Let's look at the ClusteringComponents network a bit closer. We apply

GraphicsRow[{ImageResize[#, {256, 256}], beautifulnet[Colorize[ClusteringComponents[#, 7]]]}] &


to different images to obtain:

Application to videos

Suppose that I have the frames of a recorded movie stored in the variable movie1. Then load our network into the function beautifulnet

beautifulnet = Import["/Users/thiel/Desktop/teachnwnicethings2.wlnet"]


Then the following will generate frames for an animation:

animation1 = GraphicsRow[{ImageResize[#, {256, 256}], beautifulnet[Colorize[ClusteringComponents[#, 7]]]}] & /@ movie1;


We can animate this like so:

ListAnimate[animation1]


## Conclusion

These are only very preliminary results. But we see the workflow from scraping data, via generating a training set, choosing a network and training it. I think that having more images and more training, perhaps a small change of the net might give us much better results. The video is quite bad, because we should use a better object than "four cables in a hand". It is also a bit debatable whether it is ok to say that this is how a network that only has seen beautiful things interprets the world, but I couldn't resit the hype. Sorry for that!

This is certainly in the realm of "recreational use of the Wolfram Language", but the network does appear to make the world more colourful and provides a very special interpretation of the world. I hope that people in this forum who are better than me at this (@Sebastian Bodenstein , @Matteo Salvarezza , @Meghan Rieu-Werden , @Vitaliy Kaurov ?) can improve on the results.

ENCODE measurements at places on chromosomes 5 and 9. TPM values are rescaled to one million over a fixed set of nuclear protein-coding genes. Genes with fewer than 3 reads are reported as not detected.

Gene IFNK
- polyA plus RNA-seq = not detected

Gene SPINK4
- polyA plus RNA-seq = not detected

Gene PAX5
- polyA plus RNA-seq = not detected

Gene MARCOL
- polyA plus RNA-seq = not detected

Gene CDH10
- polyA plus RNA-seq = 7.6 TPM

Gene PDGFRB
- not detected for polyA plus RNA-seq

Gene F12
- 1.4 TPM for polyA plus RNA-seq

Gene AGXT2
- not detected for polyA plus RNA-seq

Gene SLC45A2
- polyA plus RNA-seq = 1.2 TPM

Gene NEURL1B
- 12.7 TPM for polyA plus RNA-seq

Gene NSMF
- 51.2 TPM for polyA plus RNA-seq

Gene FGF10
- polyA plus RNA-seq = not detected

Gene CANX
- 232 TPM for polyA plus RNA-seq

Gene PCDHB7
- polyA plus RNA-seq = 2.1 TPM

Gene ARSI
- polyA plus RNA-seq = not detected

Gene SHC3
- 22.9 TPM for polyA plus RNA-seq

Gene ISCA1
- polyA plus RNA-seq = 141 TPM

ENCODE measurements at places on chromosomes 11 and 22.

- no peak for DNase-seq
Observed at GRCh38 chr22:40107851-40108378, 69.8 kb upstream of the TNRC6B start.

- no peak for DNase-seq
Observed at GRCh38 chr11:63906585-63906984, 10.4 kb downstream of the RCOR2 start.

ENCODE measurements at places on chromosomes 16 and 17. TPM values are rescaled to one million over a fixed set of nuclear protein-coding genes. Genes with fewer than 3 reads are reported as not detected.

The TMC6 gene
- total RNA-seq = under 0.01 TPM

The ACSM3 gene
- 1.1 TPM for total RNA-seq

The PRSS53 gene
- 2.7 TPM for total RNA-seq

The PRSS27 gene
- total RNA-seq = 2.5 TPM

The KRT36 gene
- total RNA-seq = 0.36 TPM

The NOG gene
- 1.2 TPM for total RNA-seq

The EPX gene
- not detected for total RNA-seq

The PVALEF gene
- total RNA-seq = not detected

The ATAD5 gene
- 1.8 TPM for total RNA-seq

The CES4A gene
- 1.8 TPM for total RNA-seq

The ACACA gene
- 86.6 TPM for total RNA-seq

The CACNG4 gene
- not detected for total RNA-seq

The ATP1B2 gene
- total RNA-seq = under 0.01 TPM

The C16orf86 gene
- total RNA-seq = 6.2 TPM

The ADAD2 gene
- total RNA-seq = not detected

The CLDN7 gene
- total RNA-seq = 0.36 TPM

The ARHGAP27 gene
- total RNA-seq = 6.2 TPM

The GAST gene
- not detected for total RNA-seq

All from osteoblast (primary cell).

Cheers,

Marco

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Posted 3 years ago
 Dear Marco,very nice, thanks for sharing! I am always amazed by your ideas and creativity! And as one can see this approach has practical implications, e.g. undisturbing traffic lights, soldiers in perfect camouflage, atomic flower power explosions, etc...Best regards -- Henrik
Posted 3 years ago
 Dear Henrik,thank you very much for you kind words. I have, however, not done anything than copying what was described in the original article using the creativity that is in the Wolfram Language. This post was more for me to explore machine learning. I do only apply some few applications of ML and am trying to explore more. I did find the original article quite interesting though. This was also my very first attempt at this. I will try to do the same with other sets of images etc. Thank you for your comments,Marco
Posted 3 years ago
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Posted 3 years ago